Indian rupee may hit 23 vs UAE dirham; FDs not the best investment

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Indian rupee, UAE dirham, currency, depreciation, inflation, RBI, repo rate, reverse repo rate

Dubai - Countries are trying to reduce interest rates and increase liquidity.

By Waheed Abbas

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Published: Mon 11 Nov 2019, 4:02 PM

The Indian rupee will remain under pressure and the government will allow the currency to depreciate further in the coming years to improve its competitiveness and increase exports as currencies of other emerging markets will also decline, say analysts.

Vijay Valecha, chief investment officer at Century Financial, predicted that the rupee will depreciate around 6.6 per cent next year to 75-76 versus dollar (20.4- 20.7 against dirham) and 84-85 (22.8-23.1) by 2023, which means it is not advisable for non-resident Indians to opt for fixed deposits.

"Each country is trying to reduce interest rates and increase liquidity and most importantly devaluing its currency to increase exports. Narendra Modi's government is also trying to boost exports as part of 'Make in India' campaign. That increases chances of India's currency war as well," he said.

"Given the Indonesian rupiah, Thai baht and Malaysian ringgit also falling, Reserve Bank of India will soon be forced to take action and reduce currency," he said while addressing The Institute of Chartered Accountants of India - Dubai chapter forum held in Dubai on Saturday.

Valecha said unemployment is going higher and increasing population worries for New Delhi. "We expect rupee at 75 to 76 versus dollar in 2020 and 84-85 by 2023. So any investment to be made in INR should be done taking into account the rupee's volatility," he added.

The rupee was trading at 71.36 versus US dollar and 19.44 against Emirati dirham.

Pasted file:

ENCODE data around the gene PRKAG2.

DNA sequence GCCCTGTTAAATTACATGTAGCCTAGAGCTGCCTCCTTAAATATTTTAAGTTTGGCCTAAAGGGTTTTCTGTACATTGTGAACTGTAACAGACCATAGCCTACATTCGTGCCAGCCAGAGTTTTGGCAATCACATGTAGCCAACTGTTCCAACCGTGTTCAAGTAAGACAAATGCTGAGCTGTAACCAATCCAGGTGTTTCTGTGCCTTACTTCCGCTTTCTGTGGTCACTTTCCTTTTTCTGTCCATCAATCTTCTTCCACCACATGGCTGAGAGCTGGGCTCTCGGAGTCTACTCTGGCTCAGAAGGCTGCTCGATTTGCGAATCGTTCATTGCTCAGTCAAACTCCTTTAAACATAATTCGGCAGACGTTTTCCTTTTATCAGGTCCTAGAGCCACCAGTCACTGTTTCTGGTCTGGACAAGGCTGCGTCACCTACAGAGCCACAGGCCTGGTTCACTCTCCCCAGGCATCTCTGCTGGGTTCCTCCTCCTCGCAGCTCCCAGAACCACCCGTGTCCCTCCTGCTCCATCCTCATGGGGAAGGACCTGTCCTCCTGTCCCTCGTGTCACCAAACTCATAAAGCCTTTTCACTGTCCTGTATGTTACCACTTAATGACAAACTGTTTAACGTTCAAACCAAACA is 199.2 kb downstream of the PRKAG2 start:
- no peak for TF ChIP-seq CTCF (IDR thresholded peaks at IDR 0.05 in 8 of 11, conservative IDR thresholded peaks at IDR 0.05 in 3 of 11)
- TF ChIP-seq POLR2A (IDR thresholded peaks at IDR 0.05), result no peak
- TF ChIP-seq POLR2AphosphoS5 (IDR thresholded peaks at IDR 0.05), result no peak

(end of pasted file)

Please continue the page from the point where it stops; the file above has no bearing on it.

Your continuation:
Recently, India's rating has also been downgraded by Moody's and S&P.

Anish Mehta, chairman of ICAI's Dubai chapter, said in his opening address that investments are important also because in today's world, just earning money, probably, is not enough. "We all work hard for the money we earn. But to lead even a better lifestyle, we need to ensure that our money work hard for us as well."

Sunil Singhania, founder of Abakkus Asset Manager, also believes that rupee will depreciate but not as fast as witnessed previously because oil will remain low in the near future and that will put less pressure on the currency.

"For rupee, there has been structural changes for the better. One is India's inflation was always 5 to 7 per cent which has come down to 3.5 per cent to 4 per cent. Logically, with the lower inflation, rupee depreciation should be lower. Secondly, rupee is a dictated by oil prices because our biggest trade deficit item is oil. Fundamentally, oil looks weaker at $60 and below, hence, outlook for the rupee is that it will depreciate at much lower than historical average. It should not depreciate more than two per cent in five years every year," Singhania said on the sidelines of ICAI conference.

But, he said, if China also let its currency deprecate, then it becomes difficult for New Delhi but China has not done it for a long period of time in the past.

Sundar Nurani, vice-chairman of ICAI's Dubai chapter, said New Delhi's emphasis on several investment programmes is an indication that the economy is gradually phasing away from consumption-led to investment-led economy, which provides a frame.

Anurag Chaturvedi, managing partner at Chartered House Tax Consultancy, said Indian economy continues to be among the fastest growing major economies in the world as the markets are doing great in long run. "We have been witnessing recent reforms favoring the countries growth including a sharp cut in corporate taxes, in a bid to boost growth."

More Fed, RBI rates cuts

Sunil Singhania, founder of Abakkus Asset Manager, expects at least 50 basis point rate cut by the Reserve Bank of India over the next six months because inflation is under control and the government needs to kick start the economy and reducing interest rate should be one big weapon.

Vijay Valecha, chief investment officer of Century Financial, said the US Federal Reserve has been reducing rates this entire year and there has been three rate cuts so far this year. "Most of the world is expecting at least one rate cur this year and three more by next year end which will virtually bring down the interest rate to zero."

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